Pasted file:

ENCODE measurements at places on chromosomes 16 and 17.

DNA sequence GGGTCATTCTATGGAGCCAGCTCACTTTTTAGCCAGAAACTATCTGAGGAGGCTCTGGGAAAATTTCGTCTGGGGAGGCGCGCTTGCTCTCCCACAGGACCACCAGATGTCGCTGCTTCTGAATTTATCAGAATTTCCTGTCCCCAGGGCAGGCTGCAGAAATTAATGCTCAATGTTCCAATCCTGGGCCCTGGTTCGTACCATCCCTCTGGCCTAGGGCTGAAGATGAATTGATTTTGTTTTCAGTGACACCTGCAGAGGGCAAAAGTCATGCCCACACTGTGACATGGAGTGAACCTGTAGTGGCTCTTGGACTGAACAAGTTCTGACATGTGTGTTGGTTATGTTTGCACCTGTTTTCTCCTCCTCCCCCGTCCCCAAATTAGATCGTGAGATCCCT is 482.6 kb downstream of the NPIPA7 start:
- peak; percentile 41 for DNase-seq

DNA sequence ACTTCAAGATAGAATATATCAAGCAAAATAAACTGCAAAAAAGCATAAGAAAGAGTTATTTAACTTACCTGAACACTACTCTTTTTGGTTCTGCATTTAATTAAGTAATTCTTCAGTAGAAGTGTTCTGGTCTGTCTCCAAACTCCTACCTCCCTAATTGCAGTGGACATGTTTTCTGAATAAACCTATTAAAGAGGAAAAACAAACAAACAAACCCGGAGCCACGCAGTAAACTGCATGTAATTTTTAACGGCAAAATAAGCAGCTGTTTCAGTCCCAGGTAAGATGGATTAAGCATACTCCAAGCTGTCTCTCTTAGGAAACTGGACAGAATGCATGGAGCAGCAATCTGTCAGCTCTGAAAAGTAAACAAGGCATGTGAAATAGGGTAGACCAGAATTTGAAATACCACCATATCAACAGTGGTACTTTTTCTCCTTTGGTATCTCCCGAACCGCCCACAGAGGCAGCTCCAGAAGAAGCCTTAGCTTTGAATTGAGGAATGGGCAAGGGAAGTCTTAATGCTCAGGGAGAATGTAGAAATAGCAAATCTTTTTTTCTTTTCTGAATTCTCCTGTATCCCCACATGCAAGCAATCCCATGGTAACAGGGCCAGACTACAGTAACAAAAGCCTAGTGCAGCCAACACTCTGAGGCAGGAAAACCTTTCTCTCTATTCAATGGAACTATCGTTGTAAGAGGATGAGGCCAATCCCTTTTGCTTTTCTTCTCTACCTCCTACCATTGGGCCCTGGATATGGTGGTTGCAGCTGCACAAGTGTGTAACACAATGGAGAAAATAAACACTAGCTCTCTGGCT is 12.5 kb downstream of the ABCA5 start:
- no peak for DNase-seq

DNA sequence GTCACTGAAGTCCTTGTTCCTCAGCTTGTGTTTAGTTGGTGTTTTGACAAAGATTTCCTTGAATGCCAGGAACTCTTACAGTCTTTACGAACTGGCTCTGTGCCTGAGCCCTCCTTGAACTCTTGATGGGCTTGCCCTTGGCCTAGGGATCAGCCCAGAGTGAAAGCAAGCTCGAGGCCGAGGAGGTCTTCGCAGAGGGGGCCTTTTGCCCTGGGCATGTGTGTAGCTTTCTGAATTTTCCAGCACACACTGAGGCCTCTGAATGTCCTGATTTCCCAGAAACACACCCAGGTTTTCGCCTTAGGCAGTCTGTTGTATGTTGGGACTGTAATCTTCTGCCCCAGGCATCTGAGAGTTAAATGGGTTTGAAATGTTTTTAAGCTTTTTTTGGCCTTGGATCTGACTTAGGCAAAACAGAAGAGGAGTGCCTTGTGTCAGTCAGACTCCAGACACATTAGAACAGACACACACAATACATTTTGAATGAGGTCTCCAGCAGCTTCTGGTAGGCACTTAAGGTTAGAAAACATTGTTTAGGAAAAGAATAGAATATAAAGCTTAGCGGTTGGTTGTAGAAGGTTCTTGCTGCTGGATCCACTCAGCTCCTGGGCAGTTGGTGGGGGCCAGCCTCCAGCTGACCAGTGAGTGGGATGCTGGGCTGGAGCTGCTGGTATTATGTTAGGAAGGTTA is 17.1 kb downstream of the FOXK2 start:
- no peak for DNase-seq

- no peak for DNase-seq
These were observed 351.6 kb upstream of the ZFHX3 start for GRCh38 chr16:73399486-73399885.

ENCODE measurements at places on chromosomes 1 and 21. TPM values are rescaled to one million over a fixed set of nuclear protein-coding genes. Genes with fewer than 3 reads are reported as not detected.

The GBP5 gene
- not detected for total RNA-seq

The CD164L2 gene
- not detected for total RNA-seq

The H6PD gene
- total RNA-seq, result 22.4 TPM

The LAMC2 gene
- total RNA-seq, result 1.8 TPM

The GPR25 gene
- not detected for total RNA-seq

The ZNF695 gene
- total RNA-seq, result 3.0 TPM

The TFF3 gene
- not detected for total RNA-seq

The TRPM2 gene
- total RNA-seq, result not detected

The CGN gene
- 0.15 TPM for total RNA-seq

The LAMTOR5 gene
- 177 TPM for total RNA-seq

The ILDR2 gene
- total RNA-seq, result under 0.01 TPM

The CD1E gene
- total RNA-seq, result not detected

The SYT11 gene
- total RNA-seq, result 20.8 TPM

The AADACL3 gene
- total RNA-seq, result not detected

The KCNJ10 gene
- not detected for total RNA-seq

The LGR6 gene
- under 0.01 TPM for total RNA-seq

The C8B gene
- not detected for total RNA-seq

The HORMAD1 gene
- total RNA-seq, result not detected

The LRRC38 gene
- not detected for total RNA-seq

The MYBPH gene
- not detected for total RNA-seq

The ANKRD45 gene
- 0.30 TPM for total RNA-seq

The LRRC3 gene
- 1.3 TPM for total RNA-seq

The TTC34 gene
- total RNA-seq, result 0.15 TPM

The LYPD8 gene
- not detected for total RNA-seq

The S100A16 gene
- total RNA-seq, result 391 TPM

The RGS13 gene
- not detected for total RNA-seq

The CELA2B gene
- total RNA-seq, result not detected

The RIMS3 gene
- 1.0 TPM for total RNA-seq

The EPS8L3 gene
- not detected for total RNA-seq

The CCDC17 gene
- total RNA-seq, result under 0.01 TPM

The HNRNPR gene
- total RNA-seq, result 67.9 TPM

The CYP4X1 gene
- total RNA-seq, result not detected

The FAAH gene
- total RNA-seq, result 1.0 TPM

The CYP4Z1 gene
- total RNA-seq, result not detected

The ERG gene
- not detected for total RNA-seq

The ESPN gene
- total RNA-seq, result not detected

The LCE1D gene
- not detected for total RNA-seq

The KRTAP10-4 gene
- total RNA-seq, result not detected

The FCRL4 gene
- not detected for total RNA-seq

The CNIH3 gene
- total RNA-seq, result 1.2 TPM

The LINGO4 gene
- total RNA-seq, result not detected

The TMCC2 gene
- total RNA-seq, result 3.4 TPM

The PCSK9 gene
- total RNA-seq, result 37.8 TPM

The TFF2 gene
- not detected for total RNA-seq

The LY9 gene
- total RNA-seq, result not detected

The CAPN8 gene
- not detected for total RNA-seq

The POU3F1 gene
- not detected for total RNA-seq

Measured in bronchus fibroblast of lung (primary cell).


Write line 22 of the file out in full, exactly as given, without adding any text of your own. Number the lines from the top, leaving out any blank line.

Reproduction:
- total RNA-seq, result 3.0 TPM